Except, you cannot find out anything real about you. There are no experts on the Internet about you. Oh, there are those who will pretend to be! They will tell us they understand all about the human body, about the human mind, even about the human spirit. You can probably find a million and more websites explaining life, the universe, and everything. But you can find not one website about you, unless you built it. So, if you want to learn about yourself, where do you go. I want to tell you, it is okay to seek answers about yourself from yourself. Think about it. If there is one expert in this world, in this universe, on you, it can only be you!
But you are doing the seeking, how can you give yourself answers you don’t know. If I may, because I found this out by looking for me, the answers about you are inside you. The main question is, when you think you see something about yourself, will you believe yourself? Is there any reason not to?
Okay, so I have given you a place to look, but how do you do that? How can you, the seeker, become you, the observer? I cannot tell you what will work for you. Everyone is an individual, nothing works for everyone. But I can tell you what worked for me. Maybe something similar will work for you.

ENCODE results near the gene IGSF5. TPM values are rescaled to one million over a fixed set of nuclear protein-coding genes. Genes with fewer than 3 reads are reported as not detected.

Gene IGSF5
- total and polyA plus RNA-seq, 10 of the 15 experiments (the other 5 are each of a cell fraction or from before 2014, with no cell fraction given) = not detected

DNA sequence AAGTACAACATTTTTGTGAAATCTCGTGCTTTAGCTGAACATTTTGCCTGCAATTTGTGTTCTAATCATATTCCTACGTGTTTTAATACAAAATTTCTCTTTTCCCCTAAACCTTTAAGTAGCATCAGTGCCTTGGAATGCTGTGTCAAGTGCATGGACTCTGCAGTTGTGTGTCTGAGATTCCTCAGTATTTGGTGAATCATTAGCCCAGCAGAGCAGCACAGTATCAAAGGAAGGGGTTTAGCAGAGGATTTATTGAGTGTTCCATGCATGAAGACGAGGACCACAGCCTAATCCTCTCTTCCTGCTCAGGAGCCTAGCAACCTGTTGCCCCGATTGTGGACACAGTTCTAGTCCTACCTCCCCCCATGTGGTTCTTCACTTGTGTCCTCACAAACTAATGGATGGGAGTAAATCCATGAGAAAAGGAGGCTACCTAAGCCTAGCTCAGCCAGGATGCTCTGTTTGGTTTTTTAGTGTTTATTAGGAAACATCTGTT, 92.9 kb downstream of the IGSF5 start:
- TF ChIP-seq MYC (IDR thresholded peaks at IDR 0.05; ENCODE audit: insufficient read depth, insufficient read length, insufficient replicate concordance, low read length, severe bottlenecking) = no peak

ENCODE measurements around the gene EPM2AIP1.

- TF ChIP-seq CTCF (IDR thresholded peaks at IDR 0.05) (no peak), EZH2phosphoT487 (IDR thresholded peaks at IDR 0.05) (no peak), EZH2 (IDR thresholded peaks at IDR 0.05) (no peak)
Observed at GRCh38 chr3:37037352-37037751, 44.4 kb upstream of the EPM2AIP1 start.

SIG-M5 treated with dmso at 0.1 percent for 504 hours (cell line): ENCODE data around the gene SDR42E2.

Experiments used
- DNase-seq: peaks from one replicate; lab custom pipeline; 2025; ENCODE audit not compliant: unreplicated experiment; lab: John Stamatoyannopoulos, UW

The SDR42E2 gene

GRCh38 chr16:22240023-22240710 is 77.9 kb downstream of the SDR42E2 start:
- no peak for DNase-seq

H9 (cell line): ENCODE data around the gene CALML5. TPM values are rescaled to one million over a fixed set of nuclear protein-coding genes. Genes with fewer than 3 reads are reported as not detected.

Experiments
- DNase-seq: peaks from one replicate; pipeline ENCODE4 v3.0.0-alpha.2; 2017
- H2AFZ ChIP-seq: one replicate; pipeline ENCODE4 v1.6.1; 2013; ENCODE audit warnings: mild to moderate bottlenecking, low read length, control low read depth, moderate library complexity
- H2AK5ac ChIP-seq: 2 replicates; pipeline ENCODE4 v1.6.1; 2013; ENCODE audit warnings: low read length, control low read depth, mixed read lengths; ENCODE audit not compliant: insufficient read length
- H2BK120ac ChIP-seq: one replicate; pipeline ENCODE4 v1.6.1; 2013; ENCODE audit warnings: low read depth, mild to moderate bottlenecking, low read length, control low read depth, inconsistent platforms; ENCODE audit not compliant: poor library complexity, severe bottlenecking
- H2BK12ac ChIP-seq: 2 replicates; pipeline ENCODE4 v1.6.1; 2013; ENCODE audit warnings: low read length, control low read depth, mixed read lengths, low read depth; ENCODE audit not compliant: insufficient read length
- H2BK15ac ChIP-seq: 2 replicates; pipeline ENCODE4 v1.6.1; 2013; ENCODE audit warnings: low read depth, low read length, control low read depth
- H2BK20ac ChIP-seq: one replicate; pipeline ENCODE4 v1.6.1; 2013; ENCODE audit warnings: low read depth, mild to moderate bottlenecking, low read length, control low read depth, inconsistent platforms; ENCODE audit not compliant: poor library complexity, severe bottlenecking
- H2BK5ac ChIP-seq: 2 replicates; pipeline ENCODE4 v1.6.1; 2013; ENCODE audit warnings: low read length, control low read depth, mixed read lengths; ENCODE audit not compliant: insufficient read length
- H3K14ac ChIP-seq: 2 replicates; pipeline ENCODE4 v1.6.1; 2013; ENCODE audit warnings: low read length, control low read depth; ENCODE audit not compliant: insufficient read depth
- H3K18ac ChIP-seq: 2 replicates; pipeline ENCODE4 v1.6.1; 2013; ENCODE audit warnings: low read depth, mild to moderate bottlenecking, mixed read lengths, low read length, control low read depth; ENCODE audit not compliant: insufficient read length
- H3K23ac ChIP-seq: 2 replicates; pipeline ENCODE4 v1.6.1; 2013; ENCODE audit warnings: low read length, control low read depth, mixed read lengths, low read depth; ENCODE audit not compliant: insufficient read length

I had to figure this out for myself, so there was no uniform process, no step-by-step organized method. Approaches came, approaches went. Some stayed. My first breakthrough was realising I could observe myself living my life. The best way I can desctibe that is creating a watcher me, like a person with a video camera recording my life. I was constantly asking myself, what am I doing, and why am I doing that. Probably you are all familiar with the cartoons of a person with an angel on one shoulder and a devil on the other. That is the best analogy I can think of. Except, on the one shoulder was the guy recording my life, and on the other shoulder was a guy narrating my life, and wondering what was driving me to make the choices I was making. I was doing the living, don’t get me wrong, I was still the star, the lead character. Everything was about me, and how I conducted myself in my relationships with people and/or other living things, and/or just other things. The more I did this the more I was able to do it in real time, and then surprise, I started doing it a split second in advance of doing whatever the living me was doing. Why am I going to tell her I love her when I don’t? Or, why am I not telling her I love her when I do? Why am I about to lie to this person (to avoid being responsible for something I know I did). Or, why don’t I want someone to know the truth about me?